County and state agencies receive reports of individual gastrointestinal cases as well as infectious disease outbreaks. Title 17 of the California Code of Regulations mandates case reporting of specified diagnosed diseases as well as outbreaks of any disease to local health departments by health care providers . Health departments may also become aware of outbreaks through follow-up with individual reported cases, citizen complaints and other modes. The definition of an outbreak differs by disease but typically entails a group of related cases for which a common source is identified or suspected; outbreaks may include as few as two cases.
Reports of cases of gastrointestinal disease from 2001-2007 among residents were requested from each of the county health departments in the drinking water service area. Data were transmitted in electronic formats from three adjacent counties. Reports for each case included etiology, date of report to the health department, gender, age, city and county.
Electronic records of outbreak data for all three participating counties were provided by the California Department of Public Health which receives outbreak reports following county and state health department outbreak investigations. These data were combined and reconciled with electronic records and records which were manually extracted from paper files from two of the participating county health departments. For each outbreak, information on etiology, number of cases, date of symptoms onset for the first and last cases, affected counties, and whether the outbreak occurred in an institutional setting such as a nursing home was provided. Outbreaks of reportable diseases as well as outbreaks of diseases that are not reportable as listed in Title 17 were included. Individual cases reportable under Title 17 associated with any outbreak may be included in the diarrhea case dataset; however, sufficient information was not available to link the outbreak and case datasets. The Committee on Human Research at the University of California, San Francisco approved the study protocol.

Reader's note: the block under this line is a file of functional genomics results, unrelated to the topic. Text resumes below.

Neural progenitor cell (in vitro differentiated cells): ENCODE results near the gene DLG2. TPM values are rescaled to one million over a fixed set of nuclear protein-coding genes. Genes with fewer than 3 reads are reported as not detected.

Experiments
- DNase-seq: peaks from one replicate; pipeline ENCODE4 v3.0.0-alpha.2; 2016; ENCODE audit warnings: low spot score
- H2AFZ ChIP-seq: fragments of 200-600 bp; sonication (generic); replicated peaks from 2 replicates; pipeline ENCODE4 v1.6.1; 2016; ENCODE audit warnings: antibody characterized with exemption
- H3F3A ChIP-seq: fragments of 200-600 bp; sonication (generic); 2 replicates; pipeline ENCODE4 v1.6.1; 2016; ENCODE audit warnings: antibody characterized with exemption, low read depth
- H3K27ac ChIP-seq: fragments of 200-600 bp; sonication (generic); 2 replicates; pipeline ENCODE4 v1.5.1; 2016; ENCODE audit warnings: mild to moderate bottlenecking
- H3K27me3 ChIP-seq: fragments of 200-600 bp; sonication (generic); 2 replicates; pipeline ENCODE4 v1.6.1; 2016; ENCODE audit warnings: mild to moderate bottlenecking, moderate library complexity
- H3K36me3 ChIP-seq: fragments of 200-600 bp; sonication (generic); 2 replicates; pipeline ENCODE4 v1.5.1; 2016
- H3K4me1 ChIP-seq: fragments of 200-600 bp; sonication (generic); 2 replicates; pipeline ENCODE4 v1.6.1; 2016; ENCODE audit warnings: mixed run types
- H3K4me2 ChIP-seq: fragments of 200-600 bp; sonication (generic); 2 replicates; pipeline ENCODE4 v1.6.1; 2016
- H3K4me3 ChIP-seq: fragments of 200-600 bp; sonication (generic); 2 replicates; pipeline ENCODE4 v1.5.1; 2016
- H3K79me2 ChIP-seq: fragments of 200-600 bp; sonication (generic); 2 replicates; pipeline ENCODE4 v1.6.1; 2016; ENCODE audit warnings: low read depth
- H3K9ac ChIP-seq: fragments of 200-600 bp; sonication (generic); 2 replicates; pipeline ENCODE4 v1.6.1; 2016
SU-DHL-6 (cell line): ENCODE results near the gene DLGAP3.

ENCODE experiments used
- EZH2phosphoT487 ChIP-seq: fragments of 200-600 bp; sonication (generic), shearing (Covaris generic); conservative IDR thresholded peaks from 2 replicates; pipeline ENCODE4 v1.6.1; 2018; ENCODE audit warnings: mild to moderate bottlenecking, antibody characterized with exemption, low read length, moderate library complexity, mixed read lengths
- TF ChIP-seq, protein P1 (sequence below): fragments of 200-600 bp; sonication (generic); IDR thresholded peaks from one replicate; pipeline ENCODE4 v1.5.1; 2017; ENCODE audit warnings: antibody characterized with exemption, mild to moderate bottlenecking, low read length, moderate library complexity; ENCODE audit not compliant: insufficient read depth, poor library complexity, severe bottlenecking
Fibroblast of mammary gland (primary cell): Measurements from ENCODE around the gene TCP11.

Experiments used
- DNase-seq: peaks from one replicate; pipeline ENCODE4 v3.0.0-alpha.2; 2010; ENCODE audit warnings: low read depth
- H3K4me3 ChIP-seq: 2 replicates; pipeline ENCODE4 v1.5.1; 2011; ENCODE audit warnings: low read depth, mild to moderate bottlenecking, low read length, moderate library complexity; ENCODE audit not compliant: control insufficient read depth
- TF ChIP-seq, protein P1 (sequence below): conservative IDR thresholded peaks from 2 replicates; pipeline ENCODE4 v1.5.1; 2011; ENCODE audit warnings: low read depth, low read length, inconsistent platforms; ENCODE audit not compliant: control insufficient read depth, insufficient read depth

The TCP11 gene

Over-the-counter drug sales records were purchased from the NRDM . Records for the years 2005-2007 were provided as an electronic file. Records for years 2003-2004 were downloaded using the NRDM web interface. NRDM over-the-counter drug sales records are divided into 18 categories based on common use, form and whether intended for adult or pediatric populations. NRDM drug categories are: diarrhea remedies, anti-fever adult, anti-fever pediatric, bronchial remedies, baby/child electrolytes, chest rubs, cold relief adult liquid, cold relief adult tablet, cold relief pediatric liquid, cold relief pediatric tablet, cough syrup adult liquid, cough adult tablet, cough syrup pediatric liquid, cough/cold, hydrocortisones, nasal product internal, throat lozenges, and thermometers. Sales are based on the number of units sold regardless of the package size. Daily total sales are available for both all units sold by category and units sold by category excluding units for which discounts or other promotions were offered during the reporting period. NRDM provides information on the number of stores enrolled and reporting; from 2005 through 2007 approximately 47% of the stores enrolled to report anti-diarrhea drug sales actually reported (number of stores enrolled per week: 1389 -1706; number of stores reporting: 592-836).